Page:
I’m just getting started on using XCode as an IDE and today I tackled getting my sample code into my subversion repository up on ProjectLocker. Using the Source Code Management features of XCode isn’t too bad, but there are quite a few steps and some of them are rather non-intuitive.
Set Up The Repository
The first thing you’ll need to do is set up a repository (or multiple ones if you want). I decided to create a unique repository for my iPhone development. Use the XCode Preferences and go to the SCM tab. Use the + icon as shown in the image and give this path a name. Then enter all the relevant information for your repository and click OK.
Use A Custom Build Location
Odds are good you don’t want all the temporary files in your build directory added to your repository so you need to get your build directory outside of your project directory. I did this by creating a shadow hierarchy. Let's say I have a path ~/Learning/ that contains several projects. I add a new directory /Learning/BuildDirectories and put a directory inside that for every project. Then do a Get Info on the project of interest and on the General tab use the Custom Location to relocate your build directory as shown in the image. Once that is done close the project but leave XCode Open.
Then use the Configure Roots & SCM button as shown with the orange arrow to set the repository to be used by this project.
In the resulting dialog, use the small popup selector to set the desired Root repository for this project as shown in the image at the left.
Import the Project
With the project closed (advice from the Apple manual) you can now import the project. Use the SCM menu and choose the first item Repositories. Click on the repository you created in the first step. I wanted a new directory for all my sample projects so I used the Create Directory (orange arrow in the image) to create a Learning folder. Don’t create folders for you project name, the import will do that for you. With the Learning folder selected use the Import Icon (green arrow in image) and navigate to the root folder of your project. When you are done you should see a folder for the root project and clicking on that will show all the files for the project. If you don’t see your files, first try clicking the reload button (purple arrow). Alternately, if you have the project open in XCode you can just drag the topmost item in the Groups &Files area directly over to the Repositories window. Drag it onto the folder you want to be the parent folder for your project.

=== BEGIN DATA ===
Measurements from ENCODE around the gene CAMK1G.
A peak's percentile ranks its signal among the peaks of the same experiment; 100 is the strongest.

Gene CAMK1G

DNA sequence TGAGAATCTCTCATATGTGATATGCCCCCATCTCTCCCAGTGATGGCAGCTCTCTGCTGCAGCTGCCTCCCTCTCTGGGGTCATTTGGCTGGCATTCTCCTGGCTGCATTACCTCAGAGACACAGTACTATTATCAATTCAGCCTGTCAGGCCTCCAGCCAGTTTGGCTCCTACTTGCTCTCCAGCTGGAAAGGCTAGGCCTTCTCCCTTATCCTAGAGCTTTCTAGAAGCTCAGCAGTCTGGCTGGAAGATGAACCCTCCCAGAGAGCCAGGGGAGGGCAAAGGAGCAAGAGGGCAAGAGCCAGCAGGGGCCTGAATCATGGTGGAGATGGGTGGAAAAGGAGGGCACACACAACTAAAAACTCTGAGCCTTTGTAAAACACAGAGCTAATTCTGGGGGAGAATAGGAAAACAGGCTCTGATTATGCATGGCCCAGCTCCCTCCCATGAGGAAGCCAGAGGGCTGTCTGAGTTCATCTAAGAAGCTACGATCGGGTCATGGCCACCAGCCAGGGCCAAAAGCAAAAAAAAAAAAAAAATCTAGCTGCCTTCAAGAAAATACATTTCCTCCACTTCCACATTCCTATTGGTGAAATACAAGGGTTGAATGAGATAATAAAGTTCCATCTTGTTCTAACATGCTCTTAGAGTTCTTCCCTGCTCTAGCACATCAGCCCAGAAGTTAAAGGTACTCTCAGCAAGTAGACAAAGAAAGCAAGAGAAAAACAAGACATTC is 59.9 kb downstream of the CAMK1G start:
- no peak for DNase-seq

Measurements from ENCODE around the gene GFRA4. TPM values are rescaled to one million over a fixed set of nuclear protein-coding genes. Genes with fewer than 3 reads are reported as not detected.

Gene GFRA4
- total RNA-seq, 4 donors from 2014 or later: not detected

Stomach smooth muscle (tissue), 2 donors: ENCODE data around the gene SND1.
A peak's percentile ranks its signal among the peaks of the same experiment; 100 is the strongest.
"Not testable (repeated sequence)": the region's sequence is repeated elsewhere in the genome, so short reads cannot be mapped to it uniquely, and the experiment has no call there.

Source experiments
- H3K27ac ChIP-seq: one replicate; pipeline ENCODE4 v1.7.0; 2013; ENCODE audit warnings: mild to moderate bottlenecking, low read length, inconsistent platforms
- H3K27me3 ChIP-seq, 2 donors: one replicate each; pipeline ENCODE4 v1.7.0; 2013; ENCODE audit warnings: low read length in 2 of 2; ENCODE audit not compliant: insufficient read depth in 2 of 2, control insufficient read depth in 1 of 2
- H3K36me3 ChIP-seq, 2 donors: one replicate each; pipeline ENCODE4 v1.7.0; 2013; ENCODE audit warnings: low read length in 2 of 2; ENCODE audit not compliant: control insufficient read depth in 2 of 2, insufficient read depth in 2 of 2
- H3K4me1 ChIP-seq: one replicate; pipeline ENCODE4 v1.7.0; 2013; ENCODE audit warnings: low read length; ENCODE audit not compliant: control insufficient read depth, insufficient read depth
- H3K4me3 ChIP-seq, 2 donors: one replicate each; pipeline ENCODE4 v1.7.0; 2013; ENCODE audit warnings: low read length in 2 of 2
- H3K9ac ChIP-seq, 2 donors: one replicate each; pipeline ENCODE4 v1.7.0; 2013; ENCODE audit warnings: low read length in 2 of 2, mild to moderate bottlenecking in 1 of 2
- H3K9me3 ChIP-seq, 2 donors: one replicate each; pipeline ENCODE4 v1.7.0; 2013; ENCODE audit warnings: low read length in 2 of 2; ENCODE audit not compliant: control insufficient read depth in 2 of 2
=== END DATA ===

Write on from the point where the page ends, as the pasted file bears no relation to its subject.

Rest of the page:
Check Out the Project
Now you need to check the project out using the Checkout icon (blue arrow in the image above). I’m always a little paranoid about overwriting existing files (especially files that aren’t backed up to subversion yet) so I checked out the project to a new folder. I just used the same name and added an _SCM suffix so I could easily remember the old from the new. Once I’m convinced all is well, I’ll delete the original folder that wasn’t under version control. (Subsequently, I tried multiple methods of NOT replacing the original folder but I never found a method that worked. So now immediately after I create a new project I go through this process and delete the original project (which only has auto created files in it). If you want, after you delete the original folder you can remove the “_scm” suffix from your new folder. If someone else has the steps for importing in place in XCode so that you can skip this step I would love to hear how you did it.
Check In The Project
Now open the project you just checked out. Use the SCM->Commit Entire Project… menu item and do your first commit. I’m not sure this is necessary but it’s something recommended in other platforms I’ve used so I always do it. Now everything is set, and you can use all the features of your SCM from within XCode.